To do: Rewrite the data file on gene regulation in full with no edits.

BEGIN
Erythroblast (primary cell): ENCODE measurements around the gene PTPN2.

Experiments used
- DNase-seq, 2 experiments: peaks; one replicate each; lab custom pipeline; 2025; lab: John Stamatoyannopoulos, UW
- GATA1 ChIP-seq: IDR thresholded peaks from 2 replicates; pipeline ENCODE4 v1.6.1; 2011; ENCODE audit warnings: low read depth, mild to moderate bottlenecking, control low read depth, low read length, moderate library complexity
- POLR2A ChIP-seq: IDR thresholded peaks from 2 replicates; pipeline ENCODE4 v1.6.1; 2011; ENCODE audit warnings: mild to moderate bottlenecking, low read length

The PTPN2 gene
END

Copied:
Erythroblast (primary cell): ENCODE measurements around the gene PTPN2.

Experiments used
- DNase-seq, 2 experiments: peaks; one replicate each; lab custom pipeline; 2025; lab: John Stamatoyannopoulos, UW
- GATA1 ChIP-seq: IDR thresholded peaks from 2 replicates; pipeline ENCODE4 v1.6.1; 2011; ENCODE audit warnings: low read depth, mild to moderate bottlenecking, control low read depth, low read length, moderate library complexity
- POLR2A ChIP-seq: IDR thresholded peaks from 2 replicates; pipeline ENCODE4 v1.6.1; 2011; ENCODE audit warnings: mild to moderate bottlenecking, low read length

The PTPN2 gene